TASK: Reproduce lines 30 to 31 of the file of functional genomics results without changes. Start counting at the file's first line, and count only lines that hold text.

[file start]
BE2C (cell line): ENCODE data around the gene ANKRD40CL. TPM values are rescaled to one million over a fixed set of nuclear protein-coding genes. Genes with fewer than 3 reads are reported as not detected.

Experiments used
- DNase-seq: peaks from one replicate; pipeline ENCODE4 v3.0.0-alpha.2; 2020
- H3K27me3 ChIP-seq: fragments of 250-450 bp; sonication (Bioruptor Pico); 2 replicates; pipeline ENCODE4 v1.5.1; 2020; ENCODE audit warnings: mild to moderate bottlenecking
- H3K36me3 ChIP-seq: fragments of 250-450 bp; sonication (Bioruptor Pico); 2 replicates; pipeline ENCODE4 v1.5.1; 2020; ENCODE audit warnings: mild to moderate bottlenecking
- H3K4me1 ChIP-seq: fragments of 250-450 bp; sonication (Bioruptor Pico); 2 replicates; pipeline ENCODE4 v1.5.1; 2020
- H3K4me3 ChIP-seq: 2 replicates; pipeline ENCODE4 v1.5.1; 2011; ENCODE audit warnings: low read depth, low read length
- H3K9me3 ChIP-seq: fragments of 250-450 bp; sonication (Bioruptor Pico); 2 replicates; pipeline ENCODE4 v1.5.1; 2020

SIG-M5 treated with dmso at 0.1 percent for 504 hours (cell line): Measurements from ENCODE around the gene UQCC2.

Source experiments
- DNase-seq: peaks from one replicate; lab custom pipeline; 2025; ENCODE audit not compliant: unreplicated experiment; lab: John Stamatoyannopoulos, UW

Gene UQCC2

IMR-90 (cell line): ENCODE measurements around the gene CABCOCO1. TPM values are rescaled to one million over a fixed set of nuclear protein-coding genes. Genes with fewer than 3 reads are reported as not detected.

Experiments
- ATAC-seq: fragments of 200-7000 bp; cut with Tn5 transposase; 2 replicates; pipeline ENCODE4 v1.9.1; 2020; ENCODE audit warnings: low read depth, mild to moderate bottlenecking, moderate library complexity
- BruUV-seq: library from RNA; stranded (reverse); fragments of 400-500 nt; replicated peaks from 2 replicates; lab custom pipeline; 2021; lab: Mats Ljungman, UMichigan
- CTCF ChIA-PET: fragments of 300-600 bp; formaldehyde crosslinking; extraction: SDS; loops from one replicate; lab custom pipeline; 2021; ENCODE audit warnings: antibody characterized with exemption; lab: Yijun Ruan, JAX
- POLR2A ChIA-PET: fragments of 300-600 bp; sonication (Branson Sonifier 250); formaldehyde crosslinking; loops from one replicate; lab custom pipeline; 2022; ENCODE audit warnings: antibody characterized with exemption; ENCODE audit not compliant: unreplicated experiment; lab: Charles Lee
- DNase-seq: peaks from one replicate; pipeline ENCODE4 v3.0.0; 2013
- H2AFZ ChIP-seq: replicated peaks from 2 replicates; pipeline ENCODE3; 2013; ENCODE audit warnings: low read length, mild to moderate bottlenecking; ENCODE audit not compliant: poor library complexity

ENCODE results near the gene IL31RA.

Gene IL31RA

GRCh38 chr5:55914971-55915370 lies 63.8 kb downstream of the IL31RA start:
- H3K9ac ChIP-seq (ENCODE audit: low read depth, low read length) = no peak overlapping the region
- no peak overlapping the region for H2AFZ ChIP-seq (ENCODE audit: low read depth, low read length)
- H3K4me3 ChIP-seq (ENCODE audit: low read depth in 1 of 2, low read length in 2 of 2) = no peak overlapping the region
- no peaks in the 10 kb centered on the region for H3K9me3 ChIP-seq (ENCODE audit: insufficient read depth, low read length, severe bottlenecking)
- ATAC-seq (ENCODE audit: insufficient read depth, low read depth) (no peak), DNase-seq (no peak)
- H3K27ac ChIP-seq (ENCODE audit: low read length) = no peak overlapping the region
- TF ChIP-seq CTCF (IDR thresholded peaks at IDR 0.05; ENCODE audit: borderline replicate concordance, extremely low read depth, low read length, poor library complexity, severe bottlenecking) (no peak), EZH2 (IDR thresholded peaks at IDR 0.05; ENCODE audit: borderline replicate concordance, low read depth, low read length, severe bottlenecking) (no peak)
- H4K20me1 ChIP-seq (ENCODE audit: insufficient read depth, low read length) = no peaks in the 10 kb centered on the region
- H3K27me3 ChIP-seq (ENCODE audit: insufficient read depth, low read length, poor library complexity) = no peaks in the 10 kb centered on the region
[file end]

- TF ChIP-seq CTCF (IDR thresholded peaks at IDR 0.05; ENCODE audit: borderline replicate concordance, extremely low read depth, low read length, poor library complexity, severe bottlenecking) (no peak), EZH2 (IDR thresholded peaks at IDR 0.05; ENCODE audit: borderline replicate concordance, low read depth, low read length, severe bottlenecking) (no peak)
- H4K20me1 ChIP-seq (ENCODE audit: insufficient read depth, low read length) = no peaks in the 10 kb centered on the region